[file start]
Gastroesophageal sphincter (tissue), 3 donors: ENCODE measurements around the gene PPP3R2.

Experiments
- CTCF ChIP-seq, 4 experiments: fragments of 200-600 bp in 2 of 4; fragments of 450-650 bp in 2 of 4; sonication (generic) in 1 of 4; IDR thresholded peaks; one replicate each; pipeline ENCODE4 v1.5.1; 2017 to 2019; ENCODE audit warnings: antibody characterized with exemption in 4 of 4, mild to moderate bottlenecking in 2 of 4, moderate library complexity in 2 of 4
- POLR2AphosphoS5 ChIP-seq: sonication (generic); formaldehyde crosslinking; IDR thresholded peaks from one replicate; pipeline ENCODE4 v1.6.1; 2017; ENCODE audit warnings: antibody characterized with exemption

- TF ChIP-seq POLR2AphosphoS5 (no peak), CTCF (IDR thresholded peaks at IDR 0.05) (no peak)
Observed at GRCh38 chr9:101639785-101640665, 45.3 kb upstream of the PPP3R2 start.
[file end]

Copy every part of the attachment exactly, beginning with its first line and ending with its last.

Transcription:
Gastroesophageal sphincter (tissue), 3 donors: ENCODE measurements around the gene PPP3R2.

Experiments
- CTCF ChIP-seq, 4 experiments: fragments of 200-600 bp in 2 of 4; fragments of 450-650 bp in 2 of 4; sonication (generic) in 1 of 4; IDR thresholded peaks; one replicate each; pipeline ENCODE4 v1.5.1; 2017 to 2019; ENCODE audit warnings: antibody characterized with exemption in 4 of 4, mild to moderate bottlenecking in 2 of 4, moderate library complexity in 2 of 4
- POLR2AphosphoS5 ChIP-seq: sonication (generic); formaldehyde crosslinking; IDR thresholded peaks from one replicate; pipeline ENCODE4 v1.6.1; 2017; ENCODE audit warnings: antibody characterized with exemption

- TF ChIP-seq POLR2AphosphoS5 (no peak), CTCF (IDR thresholded peaks at IDR 0.05) (no peak)
Observed at GRCh38 chr9:101639785-101640665, 45.3 kb upstream of the PPP3R2 start.